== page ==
Kris Bowers on How the Prepared Piano Helped Him Ace the ‘King Richard’ Score

·3-min read

Composer Kris Bowers was the perfect fit to score Reinaldo Marcus Green’s “King Richard,” the story of how Richard Williams coached his daughters Venus and Serena Williams into tennis greats.

Bowers, whose sports-oriented work includes “Space Jam: A New Legacy,” Kobe Bryant’s “Muse” and the Netflix series “Colin in Black & White,” worked on balancing where to have clear themes for Richard, Venus and Serena, finding a family theme and scoring for the tennis games.

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Since a lot of the tennis games that Venus plays in the film are without commentary, editor Pam Martin relied on Bowers to help support her cutting. “It’s very clear who’s winning and how the game is going and how close we are to the end of the game. There was a musical feel to it all,” Bowers says of how Martin weaved his score into the film.

The percussive sounds helped Bowers show how Serena and Venus changed the game of tennis.

Bowers says, “I knew I wanted to limit the sound palette to sounds that reflected the game of tennis in a somewhat literal way with strings and having felt on them. There was the prepared piano (using ordinary objects inside a piano to make it sound like a different instrument) where I was able to be really creative and use the piano as percussion. The drums come in and we feel the presence of them stepping them into their power.”

In addition to felt, Bowers used putty, nails, ping-pong balls and clothespins on his piano to enhance that percussive sound. The composer kept coming back to the piano driving the emotions of the game.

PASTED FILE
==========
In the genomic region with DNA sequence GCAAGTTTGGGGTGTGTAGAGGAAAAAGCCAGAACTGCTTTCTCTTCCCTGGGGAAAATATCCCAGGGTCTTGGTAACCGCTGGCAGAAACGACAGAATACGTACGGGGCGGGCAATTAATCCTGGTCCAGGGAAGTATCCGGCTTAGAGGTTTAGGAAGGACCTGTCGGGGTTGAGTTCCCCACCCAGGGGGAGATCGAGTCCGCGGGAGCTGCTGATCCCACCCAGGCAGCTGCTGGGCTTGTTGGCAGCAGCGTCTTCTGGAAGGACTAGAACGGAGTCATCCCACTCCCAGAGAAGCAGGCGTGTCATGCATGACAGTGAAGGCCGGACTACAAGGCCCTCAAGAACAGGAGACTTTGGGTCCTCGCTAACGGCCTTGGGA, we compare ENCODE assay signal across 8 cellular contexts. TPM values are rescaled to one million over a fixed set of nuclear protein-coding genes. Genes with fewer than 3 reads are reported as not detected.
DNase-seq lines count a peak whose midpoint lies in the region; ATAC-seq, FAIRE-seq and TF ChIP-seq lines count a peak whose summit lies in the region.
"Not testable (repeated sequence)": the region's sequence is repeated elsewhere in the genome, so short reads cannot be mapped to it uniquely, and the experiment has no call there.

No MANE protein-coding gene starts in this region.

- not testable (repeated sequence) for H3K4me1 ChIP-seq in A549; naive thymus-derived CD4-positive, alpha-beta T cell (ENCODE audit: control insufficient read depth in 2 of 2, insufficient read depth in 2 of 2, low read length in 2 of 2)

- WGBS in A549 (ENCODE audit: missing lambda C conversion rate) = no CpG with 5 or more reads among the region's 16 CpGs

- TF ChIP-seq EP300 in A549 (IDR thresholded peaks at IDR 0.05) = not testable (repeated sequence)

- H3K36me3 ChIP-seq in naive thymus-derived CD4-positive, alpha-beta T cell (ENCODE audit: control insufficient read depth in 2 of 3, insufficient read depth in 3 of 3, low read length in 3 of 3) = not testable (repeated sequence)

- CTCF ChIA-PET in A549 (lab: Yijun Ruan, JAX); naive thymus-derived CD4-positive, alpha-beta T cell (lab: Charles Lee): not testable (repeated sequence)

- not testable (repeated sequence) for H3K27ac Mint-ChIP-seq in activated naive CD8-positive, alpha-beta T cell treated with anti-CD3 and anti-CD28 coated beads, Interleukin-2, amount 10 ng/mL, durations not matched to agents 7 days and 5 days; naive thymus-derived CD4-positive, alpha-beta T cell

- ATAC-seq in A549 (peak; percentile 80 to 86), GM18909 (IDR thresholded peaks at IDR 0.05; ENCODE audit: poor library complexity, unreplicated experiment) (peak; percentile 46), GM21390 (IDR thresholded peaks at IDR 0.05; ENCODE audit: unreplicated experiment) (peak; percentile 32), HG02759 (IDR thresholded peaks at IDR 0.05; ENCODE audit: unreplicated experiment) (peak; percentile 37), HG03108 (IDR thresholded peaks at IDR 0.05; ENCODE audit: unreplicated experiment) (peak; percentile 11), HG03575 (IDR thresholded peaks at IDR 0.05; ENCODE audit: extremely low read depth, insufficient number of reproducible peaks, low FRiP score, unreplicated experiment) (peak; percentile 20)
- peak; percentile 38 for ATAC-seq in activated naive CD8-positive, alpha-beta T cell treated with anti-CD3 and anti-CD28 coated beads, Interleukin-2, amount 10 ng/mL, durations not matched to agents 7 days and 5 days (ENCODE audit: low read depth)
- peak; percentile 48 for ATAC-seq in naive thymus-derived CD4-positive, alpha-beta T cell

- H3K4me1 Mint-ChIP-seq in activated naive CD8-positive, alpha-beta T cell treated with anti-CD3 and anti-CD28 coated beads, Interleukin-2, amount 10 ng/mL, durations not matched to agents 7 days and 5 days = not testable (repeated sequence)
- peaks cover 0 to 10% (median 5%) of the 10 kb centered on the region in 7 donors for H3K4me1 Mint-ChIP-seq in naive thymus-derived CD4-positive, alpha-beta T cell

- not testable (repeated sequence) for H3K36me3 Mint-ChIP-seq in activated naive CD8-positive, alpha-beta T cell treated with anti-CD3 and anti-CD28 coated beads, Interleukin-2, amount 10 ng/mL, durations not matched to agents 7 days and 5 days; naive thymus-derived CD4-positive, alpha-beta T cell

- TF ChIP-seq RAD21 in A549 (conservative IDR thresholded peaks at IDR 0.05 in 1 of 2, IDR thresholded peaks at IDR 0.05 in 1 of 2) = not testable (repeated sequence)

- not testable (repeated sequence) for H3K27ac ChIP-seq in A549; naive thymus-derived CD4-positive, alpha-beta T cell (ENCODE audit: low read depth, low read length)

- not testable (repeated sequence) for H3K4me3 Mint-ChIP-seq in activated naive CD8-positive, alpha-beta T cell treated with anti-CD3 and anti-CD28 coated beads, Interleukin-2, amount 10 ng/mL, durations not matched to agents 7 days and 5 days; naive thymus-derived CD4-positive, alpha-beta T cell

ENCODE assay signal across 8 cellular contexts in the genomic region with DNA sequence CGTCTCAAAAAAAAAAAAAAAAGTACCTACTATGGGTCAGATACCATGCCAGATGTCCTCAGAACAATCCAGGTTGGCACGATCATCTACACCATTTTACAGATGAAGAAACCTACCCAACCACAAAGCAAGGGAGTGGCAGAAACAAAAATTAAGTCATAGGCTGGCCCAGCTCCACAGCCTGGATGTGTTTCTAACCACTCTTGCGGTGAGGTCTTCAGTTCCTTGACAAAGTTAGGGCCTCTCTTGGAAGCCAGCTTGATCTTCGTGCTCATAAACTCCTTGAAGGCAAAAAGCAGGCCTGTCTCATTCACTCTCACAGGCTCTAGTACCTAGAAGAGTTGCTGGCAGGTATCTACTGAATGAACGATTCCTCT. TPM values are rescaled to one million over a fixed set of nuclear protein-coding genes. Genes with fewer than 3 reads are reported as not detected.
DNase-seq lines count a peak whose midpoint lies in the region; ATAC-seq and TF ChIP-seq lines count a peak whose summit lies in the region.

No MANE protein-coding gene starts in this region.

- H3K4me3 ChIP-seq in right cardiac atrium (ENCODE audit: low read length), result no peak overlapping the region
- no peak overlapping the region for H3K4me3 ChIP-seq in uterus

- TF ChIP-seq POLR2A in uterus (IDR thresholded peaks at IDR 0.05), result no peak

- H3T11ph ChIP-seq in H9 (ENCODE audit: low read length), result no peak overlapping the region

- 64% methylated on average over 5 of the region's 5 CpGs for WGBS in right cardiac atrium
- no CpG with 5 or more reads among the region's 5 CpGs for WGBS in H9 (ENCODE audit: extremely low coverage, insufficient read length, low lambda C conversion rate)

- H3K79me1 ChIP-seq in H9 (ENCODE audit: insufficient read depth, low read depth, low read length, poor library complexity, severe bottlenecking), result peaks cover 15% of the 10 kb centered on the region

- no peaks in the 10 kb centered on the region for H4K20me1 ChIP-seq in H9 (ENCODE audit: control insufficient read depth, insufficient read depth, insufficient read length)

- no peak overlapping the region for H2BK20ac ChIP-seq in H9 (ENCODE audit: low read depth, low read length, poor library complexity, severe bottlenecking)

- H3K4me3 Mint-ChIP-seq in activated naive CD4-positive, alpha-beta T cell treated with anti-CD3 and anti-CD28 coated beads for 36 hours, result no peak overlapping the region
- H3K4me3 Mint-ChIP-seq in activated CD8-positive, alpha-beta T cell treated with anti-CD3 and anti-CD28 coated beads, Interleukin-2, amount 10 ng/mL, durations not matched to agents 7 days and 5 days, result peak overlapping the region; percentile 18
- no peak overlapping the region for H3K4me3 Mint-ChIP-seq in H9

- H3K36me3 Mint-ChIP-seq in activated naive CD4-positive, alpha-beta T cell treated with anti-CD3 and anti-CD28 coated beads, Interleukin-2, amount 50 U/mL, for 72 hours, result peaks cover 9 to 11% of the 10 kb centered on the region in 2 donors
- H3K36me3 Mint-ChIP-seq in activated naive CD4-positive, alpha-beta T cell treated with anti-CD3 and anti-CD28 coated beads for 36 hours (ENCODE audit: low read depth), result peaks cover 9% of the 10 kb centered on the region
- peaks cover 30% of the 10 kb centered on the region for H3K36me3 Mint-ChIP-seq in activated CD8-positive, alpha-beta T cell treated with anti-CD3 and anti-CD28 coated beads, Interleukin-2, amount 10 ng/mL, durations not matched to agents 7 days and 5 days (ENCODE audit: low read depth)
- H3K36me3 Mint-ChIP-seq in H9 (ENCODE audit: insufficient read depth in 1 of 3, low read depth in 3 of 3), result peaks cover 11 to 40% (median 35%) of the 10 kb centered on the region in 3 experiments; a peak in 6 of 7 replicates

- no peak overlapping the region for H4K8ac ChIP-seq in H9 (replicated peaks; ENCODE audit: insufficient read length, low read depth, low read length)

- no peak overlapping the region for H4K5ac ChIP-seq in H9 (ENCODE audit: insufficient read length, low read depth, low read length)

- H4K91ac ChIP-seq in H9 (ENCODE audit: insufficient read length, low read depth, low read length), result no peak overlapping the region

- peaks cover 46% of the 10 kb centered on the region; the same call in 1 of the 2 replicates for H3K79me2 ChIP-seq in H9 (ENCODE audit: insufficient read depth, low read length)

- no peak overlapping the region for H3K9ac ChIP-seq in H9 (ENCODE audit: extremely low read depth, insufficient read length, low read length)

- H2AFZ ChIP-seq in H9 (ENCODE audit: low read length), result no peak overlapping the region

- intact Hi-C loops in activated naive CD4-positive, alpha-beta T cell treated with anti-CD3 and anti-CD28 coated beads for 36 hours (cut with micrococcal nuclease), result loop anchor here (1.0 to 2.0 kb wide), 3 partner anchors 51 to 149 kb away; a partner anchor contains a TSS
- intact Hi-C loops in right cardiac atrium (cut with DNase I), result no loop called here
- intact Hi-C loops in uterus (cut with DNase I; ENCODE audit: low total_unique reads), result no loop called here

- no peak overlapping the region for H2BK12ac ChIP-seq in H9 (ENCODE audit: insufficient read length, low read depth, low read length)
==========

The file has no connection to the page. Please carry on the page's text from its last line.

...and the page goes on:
Put together during the pandemic and following COVID protocols, Bowers played to picture on a big screen rather than just record at his home studio. “I wanted to play it live while we were recording it and that required making those sounds on the day,” he says.

Richard’s theme was one of the first cues Bowers found and worked on. It was important that there was a warmth to that cue along with his stubbornness that helps propel his daughters to success. Says Bowers, “I thought about a chord that could encompass both of those things. That incessant note starts on the first chord and it’s already a dissonance; it’s already a note that doesn’t really fit in that chord but still has a warmth to it.”

He adds, “There’s a melody in that theme that I thought would be interesting to do variations on for pretty much all the other themes. It mirrored the way that Richard had this plan that he then gave to his daughters. It’s a five-note theme and it also becomes a theme for the competition scenes.”

Similarly, Venus’ theme was also inspired by Richard’s cue. It starts soft and timid. Bowers says, “By the time we hear it in the end, it’s this big orchestra, which keeps growing and swelling with her, and you feel that support.”

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